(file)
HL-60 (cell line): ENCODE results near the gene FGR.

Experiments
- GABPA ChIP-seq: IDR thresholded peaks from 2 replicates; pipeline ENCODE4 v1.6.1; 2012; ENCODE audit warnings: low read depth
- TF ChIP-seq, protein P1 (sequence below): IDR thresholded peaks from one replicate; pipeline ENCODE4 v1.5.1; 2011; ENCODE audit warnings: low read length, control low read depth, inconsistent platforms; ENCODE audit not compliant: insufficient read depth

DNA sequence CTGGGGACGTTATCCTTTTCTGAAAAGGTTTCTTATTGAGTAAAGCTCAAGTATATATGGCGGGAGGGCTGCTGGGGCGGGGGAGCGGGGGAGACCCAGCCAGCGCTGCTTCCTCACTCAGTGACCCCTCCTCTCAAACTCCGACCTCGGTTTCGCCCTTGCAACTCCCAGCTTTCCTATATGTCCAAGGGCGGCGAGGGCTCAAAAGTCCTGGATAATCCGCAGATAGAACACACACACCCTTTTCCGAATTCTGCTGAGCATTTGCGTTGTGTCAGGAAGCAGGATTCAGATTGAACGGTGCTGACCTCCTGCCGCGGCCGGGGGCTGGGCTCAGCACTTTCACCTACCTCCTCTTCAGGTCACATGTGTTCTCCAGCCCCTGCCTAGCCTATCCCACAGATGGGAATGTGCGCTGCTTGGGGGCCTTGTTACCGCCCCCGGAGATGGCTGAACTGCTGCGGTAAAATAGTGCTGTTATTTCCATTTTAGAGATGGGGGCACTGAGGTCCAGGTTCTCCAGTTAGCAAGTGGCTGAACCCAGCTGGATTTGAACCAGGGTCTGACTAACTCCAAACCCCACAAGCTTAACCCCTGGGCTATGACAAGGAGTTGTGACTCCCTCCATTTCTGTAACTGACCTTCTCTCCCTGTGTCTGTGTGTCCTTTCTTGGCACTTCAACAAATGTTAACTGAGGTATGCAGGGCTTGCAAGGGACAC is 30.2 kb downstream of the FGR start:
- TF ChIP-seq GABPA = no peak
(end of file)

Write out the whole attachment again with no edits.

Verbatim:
HL-60 (cell line): ENCODE results near the gene FGR.

Experiments
- GABPA ChIP-seq: IDR thresholded peaks from 2 replicates; pipeline ENCODE4 v1.6.1; 2012; ENCODE audit warnings: low read depth
- TF ChIP-seq, protein P1 (sequence below): IDR thresholded peaks from one replicate; pipeline ENCODE4 v1.5.1; 2011; ENCODE audit warnings: low read length, control low read depth, inconsistent platforms; ENCODE audit not compliant: insufficient read depth

DNA sequence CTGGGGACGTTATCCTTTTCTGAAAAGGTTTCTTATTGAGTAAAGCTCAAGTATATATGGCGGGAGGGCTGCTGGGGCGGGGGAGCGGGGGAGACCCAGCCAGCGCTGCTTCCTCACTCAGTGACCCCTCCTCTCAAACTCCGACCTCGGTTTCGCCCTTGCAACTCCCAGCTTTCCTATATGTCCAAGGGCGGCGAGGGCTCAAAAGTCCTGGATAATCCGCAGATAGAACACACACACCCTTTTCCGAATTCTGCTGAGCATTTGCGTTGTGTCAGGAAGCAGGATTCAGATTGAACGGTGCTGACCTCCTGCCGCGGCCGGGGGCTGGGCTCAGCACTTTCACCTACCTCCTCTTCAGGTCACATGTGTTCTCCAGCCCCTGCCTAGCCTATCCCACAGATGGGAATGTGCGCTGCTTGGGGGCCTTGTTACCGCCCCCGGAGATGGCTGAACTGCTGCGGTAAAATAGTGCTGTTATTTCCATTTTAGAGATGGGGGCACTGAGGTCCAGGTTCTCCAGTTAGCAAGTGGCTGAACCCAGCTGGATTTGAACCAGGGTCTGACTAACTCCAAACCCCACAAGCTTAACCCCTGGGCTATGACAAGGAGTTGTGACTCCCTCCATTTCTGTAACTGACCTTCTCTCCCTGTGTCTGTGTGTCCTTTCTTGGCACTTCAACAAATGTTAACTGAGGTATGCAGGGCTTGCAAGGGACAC is 30.2 kb downstream of the FGR start:
- TF ChIP-seq GABPA = no peak